Now, I don’t mean to come off as a loner. Let me assure you that it’s just as much fun to read at coffee shops with other people. But if you want to go the route of the loner, you could do no better for an example than Thomas, the alienated fashion photographer at the center of Michaelangelo Antonioni’s Blow-Up. I caught a screening of the film right after Mexico City and wanted to find out more about David Hemmings, its then-25-year-old star.

The year after Blow-Up, the (also 25-year-old!) Roger Ebert wrote a profile on Hemmings in which he mentions an intriguing idea for an art show. While Antonioni’s film, set in “swinging” mid-sixties London, went on to emblematize that place and time, I got from it on this viewing a serious and unexplainable L.A. vibe. It so happens that L.A. fascinated Hemmings even then:

“You take Los Angeles, now. London is supposed to be the swinging city, but Los Angeles has the opportunity to become the next great city of the world.

“What Dennis Hopper and I are going to show in our ‘Los Angeles Primer’ is, we hope, an exhibition of what is happening in Los Angeles. Some of the artifacts that make the city a work of art. Cheap restaurant glasses that, in a century, will be collector’s items. Street signs. Buildings. And the people.”

Will he and Hopper use photographs?

“Yes, where they are appropriate.”

And the actual objects?

“Yes, the actual objects in some cases. And the people, too, who are the real artwork of this city.” But surely you aren’t going to put people in an art gallery?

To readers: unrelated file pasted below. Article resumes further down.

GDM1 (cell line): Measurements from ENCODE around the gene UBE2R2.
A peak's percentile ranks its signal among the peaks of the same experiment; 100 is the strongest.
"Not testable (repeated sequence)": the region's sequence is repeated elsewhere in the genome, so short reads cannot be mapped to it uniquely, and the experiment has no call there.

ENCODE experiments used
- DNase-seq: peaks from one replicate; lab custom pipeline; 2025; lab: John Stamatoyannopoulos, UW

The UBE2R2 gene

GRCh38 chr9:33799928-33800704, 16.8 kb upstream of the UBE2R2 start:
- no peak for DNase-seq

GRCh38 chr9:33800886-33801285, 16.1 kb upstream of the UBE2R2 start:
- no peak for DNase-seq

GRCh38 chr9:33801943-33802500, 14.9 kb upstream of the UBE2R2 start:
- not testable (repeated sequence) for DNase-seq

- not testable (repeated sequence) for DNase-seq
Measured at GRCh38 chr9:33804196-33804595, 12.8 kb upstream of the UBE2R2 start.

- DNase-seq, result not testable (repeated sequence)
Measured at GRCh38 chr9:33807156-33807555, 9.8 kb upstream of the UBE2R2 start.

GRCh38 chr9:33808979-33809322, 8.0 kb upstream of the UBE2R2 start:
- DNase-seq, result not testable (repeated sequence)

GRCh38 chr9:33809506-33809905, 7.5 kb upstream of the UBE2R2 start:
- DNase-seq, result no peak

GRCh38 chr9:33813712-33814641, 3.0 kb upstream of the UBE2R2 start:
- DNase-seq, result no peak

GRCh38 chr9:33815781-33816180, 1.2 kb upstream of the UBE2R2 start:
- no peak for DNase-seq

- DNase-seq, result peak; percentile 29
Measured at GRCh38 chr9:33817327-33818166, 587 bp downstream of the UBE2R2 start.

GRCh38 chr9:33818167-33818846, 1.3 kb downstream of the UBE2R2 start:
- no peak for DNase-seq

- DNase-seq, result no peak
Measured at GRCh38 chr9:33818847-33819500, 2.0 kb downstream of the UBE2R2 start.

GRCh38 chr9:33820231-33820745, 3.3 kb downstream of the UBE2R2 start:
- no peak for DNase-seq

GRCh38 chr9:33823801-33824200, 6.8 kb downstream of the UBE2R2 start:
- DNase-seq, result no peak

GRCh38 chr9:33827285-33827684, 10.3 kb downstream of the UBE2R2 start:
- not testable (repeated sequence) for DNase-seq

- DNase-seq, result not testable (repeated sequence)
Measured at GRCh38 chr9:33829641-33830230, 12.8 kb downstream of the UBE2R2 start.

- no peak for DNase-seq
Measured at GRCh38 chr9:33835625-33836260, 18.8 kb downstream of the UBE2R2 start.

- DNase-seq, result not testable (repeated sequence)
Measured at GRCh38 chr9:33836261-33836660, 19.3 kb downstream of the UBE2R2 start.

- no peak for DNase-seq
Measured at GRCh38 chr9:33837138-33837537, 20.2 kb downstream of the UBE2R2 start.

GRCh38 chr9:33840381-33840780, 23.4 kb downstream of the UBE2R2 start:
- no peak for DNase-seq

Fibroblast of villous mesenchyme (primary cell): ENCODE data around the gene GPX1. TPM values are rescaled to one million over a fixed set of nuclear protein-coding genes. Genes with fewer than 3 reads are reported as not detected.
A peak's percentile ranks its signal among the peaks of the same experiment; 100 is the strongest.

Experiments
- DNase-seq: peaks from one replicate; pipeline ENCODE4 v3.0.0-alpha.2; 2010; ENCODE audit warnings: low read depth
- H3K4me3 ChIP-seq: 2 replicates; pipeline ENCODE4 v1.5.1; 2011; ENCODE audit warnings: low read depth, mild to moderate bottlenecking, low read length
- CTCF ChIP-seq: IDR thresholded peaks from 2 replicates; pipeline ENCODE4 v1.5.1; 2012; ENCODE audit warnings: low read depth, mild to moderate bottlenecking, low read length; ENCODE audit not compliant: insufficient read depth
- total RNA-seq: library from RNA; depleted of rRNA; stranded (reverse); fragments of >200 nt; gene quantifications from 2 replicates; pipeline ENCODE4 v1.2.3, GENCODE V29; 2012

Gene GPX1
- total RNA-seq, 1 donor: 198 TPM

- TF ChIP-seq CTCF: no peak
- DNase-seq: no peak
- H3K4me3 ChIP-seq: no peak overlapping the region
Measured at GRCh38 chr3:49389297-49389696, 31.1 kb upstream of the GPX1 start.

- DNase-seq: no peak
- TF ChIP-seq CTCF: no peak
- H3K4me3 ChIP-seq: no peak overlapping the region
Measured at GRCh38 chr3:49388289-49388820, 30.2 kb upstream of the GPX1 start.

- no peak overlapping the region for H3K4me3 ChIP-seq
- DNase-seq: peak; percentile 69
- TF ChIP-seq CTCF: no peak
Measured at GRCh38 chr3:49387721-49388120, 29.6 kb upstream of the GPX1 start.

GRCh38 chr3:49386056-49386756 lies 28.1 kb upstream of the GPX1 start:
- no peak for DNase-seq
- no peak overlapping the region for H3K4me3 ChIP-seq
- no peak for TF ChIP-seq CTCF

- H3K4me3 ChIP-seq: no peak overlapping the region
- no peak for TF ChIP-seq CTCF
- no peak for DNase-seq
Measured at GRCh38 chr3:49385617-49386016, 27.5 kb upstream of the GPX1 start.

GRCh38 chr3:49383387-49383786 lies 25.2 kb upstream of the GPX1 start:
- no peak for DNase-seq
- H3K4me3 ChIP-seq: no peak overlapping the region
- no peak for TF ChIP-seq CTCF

Hemmings smiled enigmatically. “Just you wait and see.”

Over 35 years later and just months before his death, Hemmings spoke again about this idea in a profile for The Age:

“Once, Dennis Hopper and I proposed this wonderful exhibition called A Los Angeles Primer. We took two coaches of dignitaries from the Ferris-Pace gallery in La Cienega to Malibu and back. On the way, Dennis got out of the front coach and signed the Beverly Hilton and the Beverly Hills Hotel. At Malibu, he went into the water and signed a wave. And then the coaches were driven back to the gallery where, behind a huge screen, the Mamas and Papas played California Dreamin’ constantly. Cards were given to the dignitaries saying, ‘You are the art of Los Angeles. Look at each other carefully’. Blank walls all around the gallery, of course, just music playing. That was the exhibition. And that was the swinging ’60s.”

Did that really happen? “If you wanted to report that we did, Dennis would back me up.” The answer to the question seems to be no.